Prices for 2020 crop corn and soybeans turned out a lot better than most people expected before harvest. That includes growers following traditional seasonal hedging strategies, who likely earned a lower net price than their neighbors who did nothing.
Putting on hedges during the spring and summer was a drag on revenues, according to my long-term study of selling strategies. Locking in a price, whether with futures, options or average price contracts, led to lower net revenues than just moving the grain across the scales off the combine. Those who held on to grain after harvest, whether in the bin or on paper, were the big winners -- at least so far.
The unusual 2020 rally – and mediocre yields – made this year the exception that proves the rule. Preharvest hedges continue to offer better long-term average returns compared to the harvest price. But years with rallies later in the marketing year show the risks of relying too much on seasonal averages that work most – but not all -- of the time.
To leg or not to leg
To see how different tactics fare, the study looks at options, futures and cash prices from 1985 to 2020, figuring returns at 11 locations for corn and nine for soybeans. The study assumes hedges are put on during the second week of April and third week of May for both crops. For corn, the last week of June is also included, with the third window for soybeans coming in mid-July.
In addition to sales with futures or hedge-to-arrive contracts, two types of options trades are included. The first is buying put options during the seasonal triggers, and the second analyzes legging into sales by covering short futures/HTA positions with call options purchased during periods of typical seasonal weakness in new crop markets at the end of February, April and May.
In theory, buying calls on weakness should make them cheaper, an important consideration because most calls expire worthless.
This buy call/sell futures trade is known as a synthetic put, because it mimics options that convey the right to sell futures at a predetermined strike price. But like other marketing strategies in 2020, legging into a synthetic put didn’t work either, producing a larger loss than just buying a regular put option.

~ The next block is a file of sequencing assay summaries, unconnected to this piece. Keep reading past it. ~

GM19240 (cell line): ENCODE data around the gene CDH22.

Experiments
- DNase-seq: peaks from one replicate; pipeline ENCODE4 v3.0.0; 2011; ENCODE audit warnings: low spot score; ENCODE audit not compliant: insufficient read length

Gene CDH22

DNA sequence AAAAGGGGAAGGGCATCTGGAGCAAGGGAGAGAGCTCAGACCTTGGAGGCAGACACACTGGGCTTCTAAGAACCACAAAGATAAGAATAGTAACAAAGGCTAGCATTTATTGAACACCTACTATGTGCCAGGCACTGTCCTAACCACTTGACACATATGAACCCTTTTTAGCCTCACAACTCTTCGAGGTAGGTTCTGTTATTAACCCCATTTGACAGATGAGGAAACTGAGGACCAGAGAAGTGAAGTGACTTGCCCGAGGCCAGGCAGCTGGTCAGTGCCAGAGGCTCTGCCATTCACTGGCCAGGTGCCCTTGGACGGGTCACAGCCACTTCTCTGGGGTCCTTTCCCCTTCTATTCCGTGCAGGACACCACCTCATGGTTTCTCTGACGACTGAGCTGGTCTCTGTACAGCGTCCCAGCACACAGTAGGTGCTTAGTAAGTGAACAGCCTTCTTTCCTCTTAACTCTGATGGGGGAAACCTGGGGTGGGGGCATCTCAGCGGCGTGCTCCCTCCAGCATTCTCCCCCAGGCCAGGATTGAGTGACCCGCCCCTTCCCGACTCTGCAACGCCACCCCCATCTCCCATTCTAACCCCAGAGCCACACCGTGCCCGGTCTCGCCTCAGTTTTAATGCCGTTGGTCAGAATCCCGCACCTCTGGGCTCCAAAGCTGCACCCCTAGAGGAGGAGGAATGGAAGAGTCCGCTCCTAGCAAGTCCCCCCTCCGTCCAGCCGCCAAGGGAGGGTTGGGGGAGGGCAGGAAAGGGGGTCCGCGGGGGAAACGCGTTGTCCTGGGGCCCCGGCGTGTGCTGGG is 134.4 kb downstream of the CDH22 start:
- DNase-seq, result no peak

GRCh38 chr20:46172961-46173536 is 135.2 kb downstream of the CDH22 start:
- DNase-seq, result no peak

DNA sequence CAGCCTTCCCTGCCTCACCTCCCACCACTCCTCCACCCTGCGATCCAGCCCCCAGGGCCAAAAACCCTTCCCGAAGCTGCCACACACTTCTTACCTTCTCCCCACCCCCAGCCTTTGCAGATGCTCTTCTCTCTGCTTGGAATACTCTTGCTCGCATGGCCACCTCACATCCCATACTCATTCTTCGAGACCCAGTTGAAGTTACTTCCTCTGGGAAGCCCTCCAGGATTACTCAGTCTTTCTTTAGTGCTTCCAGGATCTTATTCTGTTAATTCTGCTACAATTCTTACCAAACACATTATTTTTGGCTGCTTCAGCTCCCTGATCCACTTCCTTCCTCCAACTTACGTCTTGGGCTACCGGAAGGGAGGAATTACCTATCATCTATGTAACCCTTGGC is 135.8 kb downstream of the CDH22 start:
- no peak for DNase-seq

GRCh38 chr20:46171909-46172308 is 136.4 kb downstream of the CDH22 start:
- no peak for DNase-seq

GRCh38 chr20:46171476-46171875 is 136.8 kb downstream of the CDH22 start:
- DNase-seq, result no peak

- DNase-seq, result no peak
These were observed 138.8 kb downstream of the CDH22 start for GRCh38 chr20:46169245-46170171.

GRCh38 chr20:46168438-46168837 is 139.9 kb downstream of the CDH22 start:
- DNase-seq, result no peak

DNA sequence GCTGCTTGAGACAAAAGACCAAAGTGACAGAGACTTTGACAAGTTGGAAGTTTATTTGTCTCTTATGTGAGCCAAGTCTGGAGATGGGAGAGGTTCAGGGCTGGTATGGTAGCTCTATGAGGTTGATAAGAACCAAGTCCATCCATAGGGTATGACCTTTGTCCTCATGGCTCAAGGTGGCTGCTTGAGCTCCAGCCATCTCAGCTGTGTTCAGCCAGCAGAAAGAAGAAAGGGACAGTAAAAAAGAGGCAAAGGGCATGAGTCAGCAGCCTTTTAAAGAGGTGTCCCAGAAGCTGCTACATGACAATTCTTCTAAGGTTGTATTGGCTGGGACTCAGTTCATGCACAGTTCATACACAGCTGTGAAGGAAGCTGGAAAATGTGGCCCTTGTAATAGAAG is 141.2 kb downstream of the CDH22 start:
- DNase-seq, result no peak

Owning options as part of a marketing plan in 2020 did have some benefits: It reduced losses for those who just sold futures or HTAs outright. Soybean calls, for example, did earn a return due to the big rally by November futures. But the calls’ gains were far less than the losses suffered by the hedges’ short positions.
The upside of options
On average, for example, the short futures/HTA positions netted $1.84 a bushel less than the harvest soybean price, compared to a 99-cent deficit for a put option and $1.39 loss for a synthetic put.
Besides options, another way of trying to mitigate the vagaries of the market also faltered. Average price contracts based on daily closes from Jan. 1 to Sept. 1 and March 1 to Sept. 1 lost less than a straight futures sale but still incurred red ink of $1.62 and $1.77 respectively for soybeans. The 39-cent loss for average pricing new crop corn during the Jan. 1 to Sept. 1, 2020 window was best performance of any strategy studied for that crop.
The early pricing window for soybeans beat the harvest price nearly three of every four years studied, the same as the futures/HTA sale, though average returns were less.
Despite lackluster performance in 2020, options strategies can be useful in some markets because they avoid staggering losses incurred by both futures/HTAs and average pricing methods. Those negative returns topped $3 a bushel for corn in 2012, when poor yields exacerbated lower revenues from hedging losses.
Results are based on futures and options settlements and cash prices during 1985-2020 crop years. Revenues are weighted by statewide yields, taking into account gains and losses from yields being more or less than expected, assuming 100% of normal yields are sold on dates indicated. Harvest dates varied according to date 50% of crops are harvested in weekly crop progress reports. Brokerage commissions figured at 1 cent per bushel.